At the heart of the story, though, despite the poster art and star power, is not the struggle of Lora (Lana Turner), an ambitious, initially struggling actress and widowed mother of Susie (Sandra Dee). No. This story belongs to Annie (Juanita Moore) and the trial she, a Black woman, undergoes with her own daughter, Sarah Jane (Susan Kohner), after giving years of her life in partnership/service of Lora's rising star. Sarah Jane is very light-skinned. She easily passes for White, a problem she can't ignore given that it is so easy for her to hide her lineage. Consider one of many heartbreaking scenes in which Annie rushes to the school house to deliver Sarah Jane her galoshes on a wet, wintry morning. The teacher is shocked to see a "Colored woman" in her classroom. There are no "Colored" students at this school. Sarah Jane has not told her teacher about her Mother. For shame...in more ways than one.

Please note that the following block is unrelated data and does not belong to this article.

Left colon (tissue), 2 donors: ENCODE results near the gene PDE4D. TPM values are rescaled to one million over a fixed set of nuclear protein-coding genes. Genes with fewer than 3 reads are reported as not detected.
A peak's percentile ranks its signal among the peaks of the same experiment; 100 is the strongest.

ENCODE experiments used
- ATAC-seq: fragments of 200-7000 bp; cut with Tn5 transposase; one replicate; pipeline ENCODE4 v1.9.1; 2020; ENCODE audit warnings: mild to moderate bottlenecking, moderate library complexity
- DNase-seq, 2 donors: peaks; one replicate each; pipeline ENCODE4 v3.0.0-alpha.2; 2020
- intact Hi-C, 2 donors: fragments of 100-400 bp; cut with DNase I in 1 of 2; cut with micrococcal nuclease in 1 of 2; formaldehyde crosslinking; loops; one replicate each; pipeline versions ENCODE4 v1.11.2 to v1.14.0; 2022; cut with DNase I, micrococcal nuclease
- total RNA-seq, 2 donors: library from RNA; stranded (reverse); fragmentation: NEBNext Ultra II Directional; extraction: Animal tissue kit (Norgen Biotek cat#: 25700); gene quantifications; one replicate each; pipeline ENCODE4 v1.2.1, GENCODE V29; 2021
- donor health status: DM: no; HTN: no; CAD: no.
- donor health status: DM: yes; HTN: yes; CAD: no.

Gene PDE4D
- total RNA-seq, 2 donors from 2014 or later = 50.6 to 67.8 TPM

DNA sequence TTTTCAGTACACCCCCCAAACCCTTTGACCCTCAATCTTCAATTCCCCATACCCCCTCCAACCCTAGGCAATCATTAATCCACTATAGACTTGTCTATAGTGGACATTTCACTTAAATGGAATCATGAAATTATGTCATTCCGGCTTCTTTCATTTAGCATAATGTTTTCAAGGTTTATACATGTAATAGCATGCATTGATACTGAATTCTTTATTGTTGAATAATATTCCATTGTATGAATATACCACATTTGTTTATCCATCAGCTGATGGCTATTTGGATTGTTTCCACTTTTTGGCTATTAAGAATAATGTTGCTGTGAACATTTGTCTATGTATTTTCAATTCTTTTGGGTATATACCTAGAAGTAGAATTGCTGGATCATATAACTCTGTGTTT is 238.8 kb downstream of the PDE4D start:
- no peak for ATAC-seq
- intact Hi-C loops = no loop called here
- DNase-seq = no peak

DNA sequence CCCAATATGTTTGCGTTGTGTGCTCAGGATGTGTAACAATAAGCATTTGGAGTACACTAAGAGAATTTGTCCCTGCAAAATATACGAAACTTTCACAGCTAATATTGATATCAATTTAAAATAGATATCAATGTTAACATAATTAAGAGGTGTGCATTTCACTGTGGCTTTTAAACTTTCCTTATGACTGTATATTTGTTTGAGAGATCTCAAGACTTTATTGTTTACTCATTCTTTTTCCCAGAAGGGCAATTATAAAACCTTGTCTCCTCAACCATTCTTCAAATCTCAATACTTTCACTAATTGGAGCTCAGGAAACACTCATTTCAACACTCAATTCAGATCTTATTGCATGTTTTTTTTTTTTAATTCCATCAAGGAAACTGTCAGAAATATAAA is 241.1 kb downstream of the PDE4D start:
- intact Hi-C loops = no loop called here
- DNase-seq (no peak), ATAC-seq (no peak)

I was struck by the completely sheer nature of this film as a critique of society and a study in what the Black author and activist W.E.B. Dubois coined as the African American "double-consciousness," or the internal conflict ingrained in Black people between satisfying a role in a racist White society, while also grasping at their ancestral roots as descendants of Africa's enslaved peoples. Identity cannot be formed with that condition. It is what causes Annie to secure the only life she could at the time, one of servitude to a White family. It is also what causes Sarah Jane to distance herself from it entirely...because she can. Lora and Susie are good to Annie and Sarah Jane. They are more sisters or cousins than upstairs or downstairs, yet the difference is staggering. At one point, Lora realizes that she didn't even know Annie went to the Baptist Church on Sunday or even has friends. This can't have been an accident on the part of Sirk and his screenwriter, Eleanore Griffin. I read that Sirk's film pays much more attention to this Black side of the quadrangle than the original film version, a 1934 film starring Claudette Colbert. It is a good choice and is ultimately what saves the film, in its second half, after becoming too hokey for its own good in its first.